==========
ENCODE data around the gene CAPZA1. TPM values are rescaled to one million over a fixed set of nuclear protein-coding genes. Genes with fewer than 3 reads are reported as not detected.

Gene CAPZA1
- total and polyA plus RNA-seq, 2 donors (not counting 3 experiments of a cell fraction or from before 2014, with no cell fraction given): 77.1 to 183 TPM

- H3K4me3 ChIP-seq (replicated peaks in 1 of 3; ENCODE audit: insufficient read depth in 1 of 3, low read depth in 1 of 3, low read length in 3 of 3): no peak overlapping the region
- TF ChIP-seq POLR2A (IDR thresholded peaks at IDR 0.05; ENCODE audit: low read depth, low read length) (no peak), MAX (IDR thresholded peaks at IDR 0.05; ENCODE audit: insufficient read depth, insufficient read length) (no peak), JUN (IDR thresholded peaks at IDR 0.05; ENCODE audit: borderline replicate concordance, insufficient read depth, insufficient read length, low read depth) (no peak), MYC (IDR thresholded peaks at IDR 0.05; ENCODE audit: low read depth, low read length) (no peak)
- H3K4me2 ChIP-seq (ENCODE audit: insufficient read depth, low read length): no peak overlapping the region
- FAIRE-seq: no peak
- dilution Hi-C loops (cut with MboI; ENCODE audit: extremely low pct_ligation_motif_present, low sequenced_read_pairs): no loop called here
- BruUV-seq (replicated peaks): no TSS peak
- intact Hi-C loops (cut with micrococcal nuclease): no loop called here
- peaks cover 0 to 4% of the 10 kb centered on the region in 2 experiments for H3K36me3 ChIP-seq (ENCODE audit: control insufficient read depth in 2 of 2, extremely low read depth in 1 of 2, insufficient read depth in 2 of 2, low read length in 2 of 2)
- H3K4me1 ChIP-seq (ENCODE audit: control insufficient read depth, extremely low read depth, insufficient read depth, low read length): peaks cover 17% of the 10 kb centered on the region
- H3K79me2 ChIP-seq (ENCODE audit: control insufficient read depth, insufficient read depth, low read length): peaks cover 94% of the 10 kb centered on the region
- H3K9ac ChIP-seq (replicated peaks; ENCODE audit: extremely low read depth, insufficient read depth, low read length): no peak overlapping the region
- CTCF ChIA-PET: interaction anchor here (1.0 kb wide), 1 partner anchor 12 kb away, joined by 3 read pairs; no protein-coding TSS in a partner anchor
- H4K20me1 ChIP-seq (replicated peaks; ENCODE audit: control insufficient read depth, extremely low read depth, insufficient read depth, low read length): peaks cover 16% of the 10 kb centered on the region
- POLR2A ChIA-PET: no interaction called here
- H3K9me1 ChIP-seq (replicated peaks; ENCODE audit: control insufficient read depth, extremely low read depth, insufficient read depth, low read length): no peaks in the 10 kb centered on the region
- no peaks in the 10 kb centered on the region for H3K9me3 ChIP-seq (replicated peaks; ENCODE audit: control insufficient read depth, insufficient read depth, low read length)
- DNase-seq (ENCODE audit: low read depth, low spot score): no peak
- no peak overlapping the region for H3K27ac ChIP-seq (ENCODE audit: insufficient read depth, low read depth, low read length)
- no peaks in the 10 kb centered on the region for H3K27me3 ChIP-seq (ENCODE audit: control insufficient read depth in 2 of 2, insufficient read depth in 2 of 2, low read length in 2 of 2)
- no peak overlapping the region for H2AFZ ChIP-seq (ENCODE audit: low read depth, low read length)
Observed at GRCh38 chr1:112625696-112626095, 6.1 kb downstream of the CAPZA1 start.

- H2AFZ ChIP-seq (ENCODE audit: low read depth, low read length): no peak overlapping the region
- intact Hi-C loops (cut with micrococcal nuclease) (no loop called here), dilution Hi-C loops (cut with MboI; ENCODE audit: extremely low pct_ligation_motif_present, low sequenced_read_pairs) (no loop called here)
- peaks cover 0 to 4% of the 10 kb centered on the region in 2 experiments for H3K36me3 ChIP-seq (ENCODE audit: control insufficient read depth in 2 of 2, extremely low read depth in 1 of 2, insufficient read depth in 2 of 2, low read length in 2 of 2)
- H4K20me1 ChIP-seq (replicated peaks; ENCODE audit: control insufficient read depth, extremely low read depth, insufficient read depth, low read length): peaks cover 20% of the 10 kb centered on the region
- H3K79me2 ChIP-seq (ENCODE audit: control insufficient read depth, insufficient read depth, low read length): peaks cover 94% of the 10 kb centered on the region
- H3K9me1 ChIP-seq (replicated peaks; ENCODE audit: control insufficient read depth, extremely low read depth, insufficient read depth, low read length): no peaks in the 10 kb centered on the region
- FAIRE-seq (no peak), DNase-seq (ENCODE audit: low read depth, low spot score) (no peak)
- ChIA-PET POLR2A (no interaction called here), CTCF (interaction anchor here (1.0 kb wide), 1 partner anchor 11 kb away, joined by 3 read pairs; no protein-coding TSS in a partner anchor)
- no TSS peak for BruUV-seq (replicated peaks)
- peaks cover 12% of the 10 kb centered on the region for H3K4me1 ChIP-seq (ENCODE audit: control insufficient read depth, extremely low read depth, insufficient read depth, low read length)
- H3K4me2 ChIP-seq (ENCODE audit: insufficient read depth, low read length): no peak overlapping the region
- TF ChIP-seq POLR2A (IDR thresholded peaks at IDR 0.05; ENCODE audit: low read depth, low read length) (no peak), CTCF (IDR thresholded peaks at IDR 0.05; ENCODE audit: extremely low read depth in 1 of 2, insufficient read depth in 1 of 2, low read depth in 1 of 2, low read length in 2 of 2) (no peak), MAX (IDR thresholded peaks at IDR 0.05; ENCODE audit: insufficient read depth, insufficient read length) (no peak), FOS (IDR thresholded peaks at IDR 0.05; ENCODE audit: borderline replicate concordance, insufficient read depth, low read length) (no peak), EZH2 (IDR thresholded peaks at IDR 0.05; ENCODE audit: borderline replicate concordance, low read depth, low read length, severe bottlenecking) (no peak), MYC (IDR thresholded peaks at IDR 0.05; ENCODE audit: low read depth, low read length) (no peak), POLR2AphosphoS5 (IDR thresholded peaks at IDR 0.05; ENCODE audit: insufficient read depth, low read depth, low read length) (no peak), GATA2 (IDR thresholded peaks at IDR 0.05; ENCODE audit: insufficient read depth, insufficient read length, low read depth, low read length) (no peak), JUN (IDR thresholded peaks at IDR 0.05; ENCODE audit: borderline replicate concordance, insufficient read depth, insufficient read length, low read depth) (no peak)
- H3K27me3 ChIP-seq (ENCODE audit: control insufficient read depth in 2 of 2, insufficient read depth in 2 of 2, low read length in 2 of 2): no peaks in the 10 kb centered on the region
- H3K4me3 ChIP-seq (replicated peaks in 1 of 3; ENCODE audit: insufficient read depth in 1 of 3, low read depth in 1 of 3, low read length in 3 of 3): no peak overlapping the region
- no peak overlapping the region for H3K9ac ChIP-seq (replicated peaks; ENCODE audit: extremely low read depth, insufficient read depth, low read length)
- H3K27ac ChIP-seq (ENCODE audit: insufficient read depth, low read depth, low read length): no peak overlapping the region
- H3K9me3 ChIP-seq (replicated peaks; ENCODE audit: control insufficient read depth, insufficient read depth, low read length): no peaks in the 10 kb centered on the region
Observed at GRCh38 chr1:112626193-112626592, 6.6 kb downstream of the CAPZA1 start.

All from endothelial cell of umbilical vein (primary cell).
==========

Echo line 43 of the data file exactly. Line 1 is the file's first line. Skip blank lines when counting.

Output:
All from endothelial cell of umbilical vein (primary cell).